Nathanael Garrett Novosel, July 3 2024

Ask, Believe, Receive? Or Desire, Believe, Work, Achieve?

I presented my findings on the eight drivers of someone’s sense of meaning and purpose in life, and someone immediately said that they could summarize it all in one idea: The Law of Attraction. Although the statement was incorrect—the Law of Attraction only covers 3-5 drivers at most (desire, belief, emotions, and as a stretch support and choice if you count “the universe provides” and “inspired action” as part of the Law of Attraction belief system)—it’s not entirely wrong that it does tout many of the same components as the eight drivers (for reference, the eight are growth, experience, desire, belief, emotions, ethics, support, and choice). Another person asked me if I thought the Law of Attraction was real. But all of that dances around the question at the heart of all of those ideas: What is the role of non-physical in helping you with your life?

This is a difficult question because science is the study of the physical universe, and so any comment on non-physical is unscientific. Therefore, I hate to say that this means that, at least at the time of writing, I don’t officially comment on things that I cannot support or prove with research from scientific fields such as evolutionary psychology and biology. However, it turns out that there is a way to narrow down the unknown to a borderline irrelevant space in the conversation, so let’s talk about the small, small difference in conclusions that the most adamant secular atheist holds vs. the most spiritual or religious person and pinpoint where the viewpoints actually diverge.

The thing that bothers me about those debates is that they start with where they differ and act like the chasm in their beliefs is significant: one believes that nothing exists outside of what we can see (although, to be fair, scientists have come around to the idea of the multiverse and so even that’s not true for many people on that side now), whereas the other viewpoint believes in God, The Universe, or Source Energy (or similar terms) that has non-physical properties that influence their life based on their thoughts and actions. Because of that seemingly huge difference in beliefs, the secular side chastises the other side for believing in and spreading fairy tales, and the spiritual side criticizes the secular folks for removing the spirit, soul, and meaning from life as well as possibly leading people toward nihilism, moral relativism, and other harmful systems. As a result, it’s no wonder that they jump to the points of disagreement and begin to debate those, especially since that singular belief shapes so much of their respective worldviews (note: while many atheists claim that their lack of belief has no influence, it clearly does since it affects ethical beliefs and, therefore, everything from politics to how to live daily life).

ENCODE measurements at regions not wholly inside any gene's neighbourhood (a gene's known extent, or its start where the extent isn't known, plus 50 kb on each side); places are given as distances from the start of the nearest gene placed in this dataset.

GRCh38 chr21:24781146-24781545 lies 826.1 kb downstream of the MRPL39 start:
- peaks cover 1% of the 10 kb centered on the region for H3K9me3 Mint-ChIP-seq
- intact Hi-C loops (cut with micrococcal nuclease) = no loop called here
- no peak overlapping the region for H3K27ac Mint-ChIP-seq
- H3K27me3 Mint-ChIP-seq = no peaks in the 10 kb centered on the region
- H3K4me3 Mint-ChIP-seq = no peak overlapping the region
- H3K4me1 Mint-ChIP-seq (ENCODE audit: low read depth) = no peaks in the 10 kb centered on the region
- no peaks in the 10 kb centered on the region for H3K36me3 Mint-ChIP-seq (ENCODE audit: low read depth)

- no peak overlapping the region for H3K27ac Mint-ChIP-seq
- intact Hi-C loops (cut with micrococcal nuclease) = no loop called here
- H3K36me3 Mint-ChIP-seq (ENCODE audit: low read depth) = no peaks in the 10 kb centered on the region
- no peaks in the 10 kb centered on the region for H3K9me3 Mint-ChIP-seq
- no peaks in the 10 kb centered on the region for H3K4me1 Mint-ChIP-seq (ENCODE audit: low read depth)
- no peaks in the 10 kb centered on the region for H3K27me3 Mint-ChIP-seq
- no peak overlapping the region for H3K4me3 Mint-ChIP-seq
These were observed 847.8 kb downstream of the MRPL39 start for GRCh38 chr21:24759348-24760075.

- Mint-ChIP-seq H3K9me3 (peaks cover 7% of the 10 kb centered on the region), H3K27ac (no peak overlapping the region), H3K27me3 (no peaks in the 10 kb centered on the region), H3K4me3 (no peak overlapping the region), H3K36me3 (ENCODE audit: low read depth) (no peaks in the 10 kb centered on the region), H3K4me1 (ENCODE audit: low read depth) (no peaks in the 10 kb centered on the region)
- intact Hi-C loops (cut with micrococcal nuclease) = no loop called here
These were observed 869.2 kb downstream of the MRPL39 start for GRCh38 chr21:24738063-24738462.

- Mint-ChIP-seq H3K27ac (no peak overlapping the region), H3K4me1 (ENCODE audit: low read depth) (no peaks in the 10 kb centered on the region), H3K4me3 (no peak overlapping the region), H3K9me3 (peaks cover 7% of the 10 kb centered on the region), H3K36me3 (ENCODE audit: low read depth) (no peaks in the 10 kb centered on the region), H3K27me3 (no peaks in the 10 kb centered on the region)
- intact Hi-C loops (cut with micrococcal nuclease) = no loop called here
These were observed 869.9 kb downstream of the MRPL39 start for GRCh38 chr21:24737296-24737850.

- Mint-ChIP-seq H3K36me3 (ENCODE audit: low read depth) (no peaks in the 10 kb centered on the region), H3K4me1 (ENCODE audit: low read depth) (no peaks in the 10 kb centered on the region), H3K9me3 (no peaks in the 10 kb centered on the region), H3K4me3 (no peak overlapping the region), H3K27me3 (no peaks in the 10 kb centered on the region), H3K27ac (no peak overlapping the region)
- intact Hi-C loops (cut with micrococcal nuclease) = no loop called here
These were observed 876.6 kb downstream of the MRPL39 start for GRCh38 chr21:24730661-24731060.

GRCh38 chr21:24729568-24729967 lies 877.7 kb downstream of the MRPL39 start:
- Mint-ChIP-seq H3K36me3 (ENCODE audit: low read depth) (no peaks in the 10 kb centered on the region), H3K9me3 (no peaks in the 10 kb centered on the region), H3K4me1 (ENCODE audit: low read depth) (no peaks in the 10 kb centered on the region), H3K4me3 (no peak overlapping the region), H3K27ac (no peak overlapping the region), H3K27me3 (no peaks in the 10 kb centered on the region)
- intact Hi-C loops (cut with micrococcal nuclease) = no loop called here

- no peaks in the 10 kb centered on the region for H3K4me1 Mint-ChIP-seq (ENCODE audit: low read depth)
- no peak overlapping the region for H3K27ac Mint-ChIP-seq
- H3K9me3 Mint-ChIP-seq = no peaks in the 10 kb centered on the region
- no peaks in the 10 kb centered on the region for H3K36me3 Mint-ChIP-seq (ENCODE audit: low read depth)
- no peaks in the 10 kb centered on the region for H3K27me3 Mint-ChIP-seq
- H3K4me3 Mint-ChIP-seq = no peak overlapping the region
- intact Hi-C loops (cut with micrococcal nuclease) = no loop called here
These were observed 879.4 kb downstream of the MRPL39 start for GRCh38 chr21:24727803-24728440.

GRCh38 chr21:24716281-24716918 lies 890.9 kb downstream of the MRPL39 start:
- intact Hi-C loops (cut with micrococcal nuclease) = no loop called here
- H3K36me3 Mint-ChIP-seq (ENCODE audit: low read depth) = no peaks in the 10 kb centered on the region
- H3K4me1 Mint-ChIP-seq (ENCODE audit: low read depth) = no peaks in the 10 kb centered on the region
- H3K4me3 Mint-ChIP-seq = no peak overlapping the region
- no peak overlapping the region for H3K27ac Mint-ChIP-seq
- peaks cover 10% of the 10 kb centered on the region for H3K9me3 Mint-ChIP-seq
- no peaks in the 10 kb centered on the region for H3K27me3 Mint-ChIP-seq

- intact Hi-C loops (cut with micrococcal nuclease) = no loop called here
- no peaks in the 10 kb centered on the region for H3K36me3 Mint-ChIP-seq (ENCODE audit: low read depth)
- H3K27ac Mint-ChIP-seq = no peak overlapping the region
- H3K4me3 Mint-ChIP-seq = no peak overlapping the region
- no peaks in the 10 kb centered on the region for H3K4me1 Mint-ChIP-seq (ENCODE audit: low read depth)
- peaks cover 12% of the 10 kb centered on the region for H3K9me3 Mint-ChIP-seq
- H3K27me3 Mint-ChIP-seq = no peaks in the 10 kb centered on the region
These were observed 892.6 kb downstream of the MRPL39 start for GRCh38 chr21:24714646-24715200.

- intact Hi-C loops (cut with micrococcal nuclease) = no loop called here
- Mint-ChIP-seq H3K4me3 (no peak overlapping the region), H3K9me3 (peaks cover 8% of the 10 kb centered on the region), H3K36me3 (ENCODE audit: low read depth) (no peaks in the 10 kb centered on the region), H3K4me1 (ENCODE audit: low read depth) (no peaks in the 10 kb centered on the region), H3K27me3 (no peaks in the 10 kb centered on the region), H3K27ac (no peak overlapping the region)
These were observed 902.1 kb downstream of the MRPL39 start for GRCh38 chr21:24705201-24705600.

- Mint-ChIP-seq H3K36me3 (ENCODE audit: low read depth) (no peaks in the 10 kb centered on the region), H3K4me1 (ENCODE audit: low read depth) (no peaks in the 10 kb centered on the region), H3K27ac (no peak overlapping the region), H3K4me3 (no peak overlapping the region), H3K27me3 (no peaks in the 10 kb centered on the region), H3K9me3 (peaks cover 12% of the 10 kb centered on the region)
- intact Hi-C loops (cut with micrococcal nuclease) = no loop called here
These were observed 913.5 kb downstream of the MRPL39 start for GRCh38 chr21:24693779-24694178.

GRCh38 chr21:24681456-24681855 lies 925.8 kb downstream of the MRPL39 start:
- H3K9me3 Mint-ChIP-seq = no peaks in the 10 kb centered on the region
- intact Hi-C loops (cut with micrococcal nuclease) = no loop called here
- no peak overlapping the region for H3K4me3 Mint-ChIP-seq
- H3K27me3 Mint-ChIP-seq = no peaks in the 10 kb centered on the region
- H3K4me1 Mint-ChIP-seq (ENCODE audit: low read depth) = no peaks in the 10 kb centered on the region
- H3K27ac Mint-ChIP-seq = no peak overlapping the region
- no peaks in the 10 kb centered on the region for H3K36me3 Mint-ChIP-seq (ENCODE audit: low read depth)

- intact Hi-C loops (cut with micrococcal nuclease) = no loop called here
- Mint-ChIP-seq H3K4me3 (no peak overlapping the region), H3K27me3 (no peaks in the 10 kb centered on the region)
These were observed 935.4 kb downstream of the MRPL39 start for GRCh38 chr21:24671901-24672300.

That all said, we’re going to start from the other side: where there is agreement. That way, we can see the reality, which is that the difference is so much smaller than it seems. It’s kind of like when two opposing political parties get together: they seem to be so far apart on every topic, but if you actually focused on what they agreed on (e.g., crime is bad, work has to get done to live, there are fundamental human rights like the freedom to practice a religion), you could probably get them to agree on 50-80% of things. So let’s start with what everyone can agree on: there are general practices that lead to a happier, more fulfilling life for most people.

The question is, what are those practices? Well, not coincidentally, the eight drivers of meaning are pretty universally accepted. Growth is important because you should eat, drink, sleep, reproduce, develop skills, and otherwise improve to live a good life. Experience is touted at the means to live life to the fullest. Desire is what drives people to succeed. Belief is necessary to carry on through tough times. Being in touch with your emotions but regulating them is important for well-being. Having strong ethics is important for good relationships with others, while having support is important for cooperating and greater success. And everyone agrees that good choices are important. So there is a number of areas that anyone would agree with.

The issue is that there are sub-areas of disagreement. What are the right ethics to hold? Which choices should you make? Who should you rely on for support? Which experiences are best for happiness or meaning? What should someone learn or develop to maximize the likelihood of success? That’s where the disagreements start to come out, and that’s natural both because the belief systems will lead to different conclusions and because there will be differences between people based on their goals and capabilities. So that’s where the divergence starts.

But before getting to the differences, back to the title of this article: ask, believe, (work?), receive. Note that even both sides of the debate on the existence of any kind of spiritual entities would agree on the core components of getting what you want: you have to want something (desire/asking); you have to believe it’s possible; if you have those two things, you maximize your likelihood of getting it? Why? Because it causes you to act in ways that will help you attain your goal. The only difference in this formula is that spiritual people believe that their desires and beliefs are causing something non-physical to respond and guide them or help them toward the outcome. A pure atheist would simply believe that the desire and belief maximizes your probability of continuing to work at it—even or especially through failure—until you succeed but that there is nothing magical behind it at all. He or she might point at the fact that plenty of people still fail despite seeming to have plenty of desire and belief but that those are ignored or dismissed by spiritual people who would complain that they just “didn’t want or believe it enough, or they would have it.”